New Studies Reveal Women With PTSD Face Higher Risk Of Heart Attack
According to a new study, women who have suffered post-traumatic stress disorder (PTSD) are at greater risk of heart attacks than those who have never experienced such trauma. Researchers have concluded that strokes and heart attacks are 60 percent more frequent in these subjects than in the general population.
The study surveyed 50,000 females as a part of the Nurses’ Health Survey 2. Nearly 80 percent of the women studied reported experiencing an extremely traumatic event sometime during their lives. Of these, half reported three or fewer PTSD symptoms. The remainder of the females stated they had four or more signs of the disorder. Four symptoms is the general cut-off for a PTSD diagnosis.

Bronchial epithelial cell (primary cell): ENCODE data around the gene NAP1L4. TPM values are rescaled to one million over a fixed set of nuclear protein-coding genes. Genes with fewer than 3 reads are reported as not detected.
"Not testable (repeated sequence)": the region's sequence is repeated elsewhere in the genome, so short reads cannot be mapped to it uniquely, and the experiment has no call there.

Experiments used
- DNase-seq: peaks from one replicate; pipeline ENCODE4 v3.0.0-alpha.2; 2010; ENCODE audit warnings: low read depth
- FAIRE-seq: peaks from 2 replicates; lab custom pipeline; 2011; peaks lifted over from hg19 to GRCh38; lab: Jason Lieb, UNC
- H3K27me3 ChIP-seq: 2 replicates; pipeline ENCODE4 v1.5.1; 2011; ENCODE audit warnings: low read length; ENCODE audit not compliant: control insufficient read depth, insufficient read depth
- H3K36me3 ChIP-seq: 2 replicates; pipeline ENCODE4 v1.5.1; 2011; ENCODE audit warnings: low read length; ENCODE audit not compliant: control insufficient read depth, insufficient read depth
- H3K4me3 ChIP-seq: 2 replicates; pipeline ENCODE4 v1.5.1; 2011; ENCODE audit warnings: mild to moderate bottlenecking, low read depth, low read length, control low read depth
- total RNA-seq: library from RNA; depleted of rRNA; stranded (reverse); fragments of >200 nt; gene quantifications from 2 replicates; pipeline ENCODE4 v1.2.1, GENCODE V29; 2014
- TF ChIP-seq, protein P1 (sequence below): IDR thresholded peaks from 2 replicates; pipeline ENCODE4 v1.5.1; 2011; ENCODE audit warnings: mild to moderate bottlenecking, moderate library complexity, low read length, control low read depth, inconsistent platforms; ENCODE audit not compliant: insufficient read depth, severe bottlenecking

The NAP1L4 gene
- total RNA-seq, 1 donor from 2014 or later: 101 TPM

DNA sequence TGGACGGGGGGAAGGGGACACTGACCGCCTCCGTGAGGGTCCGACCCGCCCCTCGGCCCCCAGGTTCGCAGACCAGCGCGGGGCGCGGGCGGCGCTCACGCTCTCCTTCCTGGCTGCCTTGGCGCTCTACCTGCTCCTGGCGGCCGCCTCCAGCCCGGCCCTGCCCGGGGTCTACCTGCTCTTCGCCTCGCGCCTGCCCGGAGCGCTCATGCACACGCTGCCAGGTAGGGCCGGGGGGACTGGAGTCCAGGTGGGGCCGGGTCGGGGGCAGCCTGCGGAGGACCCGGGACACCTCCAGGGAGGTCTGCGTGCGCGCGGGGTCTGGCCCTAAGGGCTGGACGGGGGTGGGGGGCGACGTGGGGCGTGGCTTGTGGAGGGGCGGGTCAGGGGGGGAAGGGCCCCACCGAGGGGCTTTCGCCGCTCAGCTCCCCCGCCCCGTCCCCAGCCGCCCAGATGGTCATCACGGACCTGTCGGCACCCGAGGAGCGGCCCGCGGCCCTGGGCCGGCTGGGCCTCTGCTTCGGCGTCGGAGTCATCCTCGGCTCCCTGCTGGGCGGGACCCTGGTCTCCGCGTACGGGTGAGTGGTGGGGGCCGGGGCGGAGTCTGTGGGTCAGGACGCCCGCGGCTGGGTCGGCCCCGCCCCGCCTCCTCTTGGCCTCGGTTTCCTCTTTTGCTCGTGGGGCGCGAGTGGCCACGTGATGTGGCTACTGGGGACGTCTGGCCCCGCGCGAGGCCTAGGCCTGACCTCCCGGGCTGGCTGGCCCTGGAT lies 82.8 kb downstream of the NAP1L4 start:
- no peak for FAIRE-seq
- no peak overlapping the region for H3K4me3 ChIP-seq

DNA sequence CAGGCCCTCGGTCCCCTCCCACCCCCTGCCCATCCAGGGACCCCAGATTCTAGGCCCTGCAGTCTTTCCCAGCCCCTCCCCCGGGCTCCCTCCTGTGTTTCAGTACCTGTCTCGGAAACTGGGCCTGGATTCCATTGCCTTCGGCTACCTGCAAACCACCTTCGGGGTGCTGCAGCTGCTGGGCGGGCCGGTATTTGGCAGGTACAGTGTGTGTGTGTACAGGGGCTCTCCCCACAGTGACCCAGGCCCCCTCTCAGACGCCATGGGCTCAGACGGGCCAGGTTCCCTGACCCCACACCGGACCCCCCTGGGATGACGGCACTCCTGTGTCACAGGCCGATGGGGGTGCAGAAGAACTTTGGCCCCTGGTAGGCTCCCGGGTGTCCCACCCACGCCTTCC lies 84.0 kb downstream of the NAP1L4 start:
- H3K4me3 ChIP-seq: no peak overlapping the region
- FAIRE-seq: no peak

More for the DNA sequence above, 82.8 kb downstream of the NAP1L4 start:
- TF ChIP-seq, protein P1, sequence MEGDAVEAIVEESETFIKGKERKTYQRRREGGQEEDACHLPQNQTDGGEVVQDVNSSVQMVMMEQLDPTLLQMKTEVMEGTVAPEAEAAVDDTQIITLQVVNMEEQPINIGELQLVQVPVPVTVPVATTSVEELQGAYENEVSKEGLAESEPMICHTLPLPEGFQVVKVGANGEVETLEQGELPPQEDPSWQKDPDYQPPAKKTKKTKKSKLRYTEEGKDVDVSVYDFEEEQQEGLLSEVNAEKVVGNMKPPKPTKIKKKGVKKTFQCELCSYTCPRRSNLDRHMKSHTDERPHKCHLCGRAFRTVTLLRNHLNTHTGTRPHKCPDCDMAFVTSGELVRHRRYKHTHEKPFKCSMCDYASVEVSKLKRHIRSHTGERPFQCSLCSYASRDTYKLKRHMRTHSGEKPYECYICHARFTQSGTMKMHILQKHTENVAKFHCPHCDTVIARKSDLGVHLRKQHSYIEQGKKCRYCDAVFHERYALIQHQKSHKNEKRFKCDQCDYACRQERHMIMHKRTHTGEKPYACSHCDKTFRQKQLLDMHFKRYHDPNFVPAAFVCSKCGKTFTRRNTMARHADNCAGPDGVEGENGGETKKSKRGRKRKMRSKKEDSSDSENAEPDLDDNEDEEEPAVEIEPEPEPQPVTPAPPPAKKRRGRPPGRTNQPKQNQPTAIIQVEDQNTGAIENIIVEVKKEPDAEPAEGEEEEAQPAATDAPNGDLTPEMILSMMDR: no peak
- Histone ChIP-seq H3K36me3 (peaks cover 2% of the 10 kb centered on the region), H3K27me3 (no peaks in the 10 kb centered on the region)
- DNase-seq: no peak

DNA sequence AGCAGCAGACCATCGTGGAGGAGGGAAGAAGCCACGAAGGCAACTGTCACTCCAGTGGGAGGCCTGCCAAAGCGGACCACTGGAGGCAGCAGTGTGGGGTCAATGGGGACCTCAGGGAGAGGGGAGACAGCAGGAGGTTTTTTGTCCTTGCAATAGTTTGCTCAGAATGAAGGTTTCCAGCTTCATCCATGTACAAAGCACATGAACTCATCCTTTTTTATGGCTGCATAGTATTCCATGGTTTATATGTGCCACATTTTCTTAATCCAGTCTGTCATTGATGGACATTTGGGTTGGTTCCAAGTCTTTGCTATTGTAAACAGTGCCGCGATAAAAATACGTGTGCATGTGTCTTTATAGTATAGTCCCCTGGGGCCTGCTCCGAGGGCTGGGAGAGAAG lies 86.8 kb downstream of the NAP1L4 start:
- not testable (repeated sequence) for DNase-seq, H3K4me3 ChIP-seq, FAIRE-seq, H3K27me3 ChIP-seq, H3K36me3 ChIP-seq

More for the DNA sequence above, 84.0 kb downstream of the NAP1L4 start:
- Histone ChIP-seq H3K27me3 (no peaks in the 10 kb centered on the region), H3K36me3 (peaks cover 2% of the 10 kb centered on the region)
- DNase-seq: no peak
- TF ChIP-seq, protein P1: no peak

High blood pressure and smoking are believed to be responsible for half of the increased risk, according to researchers. Experts believe the unhealthy behaviors, driven by harmful events, could pose additional health risks to women, in addition to the damage done to the body by memories of the events.
“Most women experience psychological trauma at some point in their lives, but few know that there could be severe long-term repercussions for physical health. Our results provide further evidence that PTSD is not solely a mental health problem, but also increases the risk of chronic disease,” said Karestan Koenen of Columbia’s Mailman School, senior author of the study.
The researchers who conducted the study urge women who have suffered any type of traumatic events in their lives to talk to their physicians about how they can lower their risk of cardiovascular disease. This includes women who have not experienced any symptoms of PTSD.
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